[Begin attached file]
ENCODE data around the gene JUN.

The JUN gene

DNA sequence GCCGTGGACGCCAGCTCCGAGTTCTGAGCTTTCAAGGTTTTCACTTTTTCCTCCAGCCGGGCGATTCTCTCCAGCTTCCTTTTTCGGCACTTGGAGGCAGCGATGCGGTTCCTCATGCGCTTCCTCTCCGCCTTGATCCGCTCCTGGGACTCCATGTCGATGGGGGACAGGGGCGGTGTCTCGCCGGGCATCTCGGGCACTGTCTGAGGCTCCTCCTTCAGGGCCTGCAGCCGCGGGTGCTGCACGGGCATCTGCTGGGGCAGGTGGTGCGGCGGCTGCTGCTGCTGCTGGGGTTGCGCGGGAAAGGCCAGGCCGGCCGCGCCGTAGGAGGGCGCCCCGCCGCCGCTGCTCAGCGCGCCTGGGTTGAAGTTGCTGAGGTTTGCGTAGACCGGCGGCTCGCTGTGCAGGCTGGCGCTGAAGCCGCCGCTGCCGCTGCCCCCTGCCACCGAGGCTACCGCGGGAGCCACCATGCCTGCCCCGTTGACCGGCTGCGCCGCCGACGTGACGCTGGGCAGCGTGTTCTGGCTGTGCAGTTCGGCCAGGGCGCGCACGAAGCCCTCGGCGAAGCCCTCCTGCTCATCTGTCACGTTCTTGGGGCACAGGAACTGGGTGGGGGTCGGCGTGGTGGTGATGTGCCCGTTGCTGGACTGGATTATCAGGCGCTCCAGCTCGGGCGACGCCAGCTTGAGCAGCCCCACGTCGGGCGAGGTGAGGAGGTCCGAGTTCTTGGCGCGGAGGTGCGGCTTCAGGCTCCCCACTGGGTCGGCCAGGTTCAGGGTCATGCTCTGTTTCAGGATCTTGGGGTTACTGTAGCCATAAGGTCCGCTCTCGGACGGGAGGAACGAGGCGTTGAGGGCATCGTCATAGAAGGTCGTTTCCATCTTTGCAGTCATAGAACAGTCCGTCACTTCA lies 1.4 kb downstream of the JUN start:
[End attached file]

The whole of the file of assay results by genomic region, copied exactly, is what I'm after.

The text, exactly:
ENCODE data around the gene JUN.

The JUN gene

DNA sequence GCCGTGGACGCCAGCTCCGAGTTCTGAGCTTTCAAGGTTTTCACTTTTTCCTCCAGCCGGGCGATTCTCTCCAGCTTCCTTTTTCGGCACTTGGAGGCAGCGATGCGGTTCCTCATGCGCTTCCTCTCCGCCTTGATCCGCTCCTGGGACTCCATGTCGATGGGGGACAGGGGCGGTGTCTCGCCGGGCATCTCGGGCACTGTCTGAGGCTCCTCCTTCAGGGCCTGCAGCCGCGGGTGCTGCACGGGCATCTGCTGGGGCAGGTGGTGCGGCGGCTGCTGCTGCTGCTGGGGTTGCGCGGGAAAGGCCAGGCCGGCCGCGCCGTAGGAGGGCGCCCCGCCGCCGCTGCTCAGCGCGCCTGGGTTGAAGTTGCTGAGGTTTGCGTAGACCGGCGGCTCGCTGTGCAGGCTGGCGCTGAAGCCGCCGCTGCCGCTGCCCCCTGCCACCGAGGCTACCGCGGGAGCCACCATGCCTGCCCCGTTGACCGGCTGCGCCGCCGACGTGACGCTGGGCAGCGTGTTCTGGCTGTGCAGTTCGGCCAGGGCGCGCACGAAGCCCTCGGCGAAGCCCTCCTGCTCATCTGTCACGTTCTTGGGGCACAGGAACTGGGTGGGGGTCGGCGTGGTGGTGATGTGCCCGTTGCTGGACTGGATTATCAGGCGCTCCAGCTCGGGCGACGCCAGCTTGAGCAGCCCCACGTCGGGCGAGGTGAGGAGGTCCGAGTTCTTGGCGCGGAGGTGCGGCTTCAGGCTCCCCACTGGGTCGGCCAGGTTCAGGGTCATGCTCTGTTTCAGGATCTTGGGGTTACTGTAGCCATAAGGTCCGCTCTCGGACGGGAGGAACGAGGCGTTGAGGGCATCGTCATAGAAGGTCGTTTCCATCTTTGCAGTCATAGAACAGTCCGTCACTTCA lies 1.4 kb downstream of the JUN start: